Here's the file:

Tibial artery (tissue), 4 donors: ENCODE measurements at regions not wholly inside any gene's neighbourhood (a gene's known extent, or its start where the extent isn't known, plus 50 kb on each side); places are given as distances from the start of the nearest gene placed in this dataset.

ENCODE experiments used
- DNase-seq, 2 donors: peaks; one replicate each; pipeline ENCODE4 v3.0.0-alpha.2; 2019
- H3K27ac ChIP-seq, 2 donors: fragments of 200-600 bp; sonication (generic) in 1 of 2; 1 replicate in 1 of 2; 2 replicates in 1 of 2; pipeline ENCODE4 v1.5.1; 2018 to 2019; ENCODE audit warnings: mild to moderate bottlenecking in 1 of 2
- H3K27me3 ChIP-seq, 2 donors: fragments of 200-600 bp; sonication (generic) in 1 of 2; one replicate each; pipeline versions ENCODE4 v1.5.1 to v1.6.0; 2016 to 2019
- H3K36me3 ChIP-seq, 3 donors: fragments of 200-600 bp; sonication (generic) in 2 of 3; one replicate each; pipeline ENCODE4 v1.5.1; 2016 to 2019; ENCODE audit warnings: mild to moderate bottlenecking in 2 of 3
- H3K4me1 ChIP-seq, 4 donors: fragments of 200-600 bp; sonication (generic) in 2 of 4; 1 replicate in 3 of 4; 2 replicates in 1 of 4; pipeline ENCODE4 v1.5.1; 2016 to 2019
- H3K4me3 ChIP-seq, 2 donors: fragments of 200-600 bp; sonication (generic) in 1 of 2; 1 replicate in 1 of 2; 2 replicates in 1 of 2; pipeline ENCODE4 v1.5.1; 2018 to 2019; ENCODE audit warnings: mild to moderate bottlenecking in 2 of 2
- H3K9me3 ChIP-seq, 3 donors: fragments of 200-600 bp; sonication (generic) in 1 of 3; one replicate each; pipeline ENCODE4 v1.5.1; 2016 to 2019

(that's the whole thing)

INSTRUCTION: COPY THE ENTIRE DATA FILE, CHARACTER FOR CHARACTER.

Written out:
Tibial artery (tissue), 4 donors: ENCODE measurements at regions not wholly inside any gene's neighbourhood (a gene's known extent, or its start where the extent isn't known, plus 50 kb on each side); places are given as distances from the start of the nearest gene placed in this dataset.

ENCODE experiments used
- DNase-seq, 2 donors: peaks; one replicate each; pipeline ENCODE4 v3.0.0-alpha.2; 2019
- H3K27ac ChIP-seq, 2 donors: fragments of 200-600 bp; sonication (generic) in 1 of 2; 1 replicate in 1 of 2; 2 replicates in 1 of 2; pipeline ENCODE4 v1.5.1; 2018 to 2019; ENCODE audit warnings: mild to moderate bottlenecking in 1 of 2
- H3K27me3 ChIP-seq, 2 donors: fragments of 200-600 bp; sonication (generic) in 1 of 2; one replicate each; pipeline versions ENCODE4 v1.5.1 to v1.6.0; 2016 to 2019
- H3K36me3 ChIP-seq, 3 donors: fragments of 200-600 bp; sonication (generic) in 2 of 3; one replicate each; pipeline ENCODE4 v1.5.1; 2016 to 2019; ENCODE audit warnings: mild to moderate bottlenecking in 2 of 3
- H3K4me1 ChIP-seq, 4 donors: fragments of 200-600 bp; sonication (generic) in 2 of 4; 1 replicate in 3 of 4; 2 replicates in 1 of 4; pipeline ENCODE4 v1.5.1; 2016 to 2019
- H3K4me3 ChIP-seq, 2 donors: fragments of 200-600 bp; sonication (generic) in 1 of 2; 1 replicate in 1 of 2; 2 replicates in 1 of 2; pipeline ENCODE4 v1.5.1; 2018 to 2019; ENCODE audit warnings: mild to moderate bottlenecking in 2 of 2
- H3K9me3 ChIP-seq, 3 donors: fragments of 200-600 bp; sonication (generic) in 1 of 3; one replicate each; pipeline ENCODE4 v1.5.1; 2016 to 2019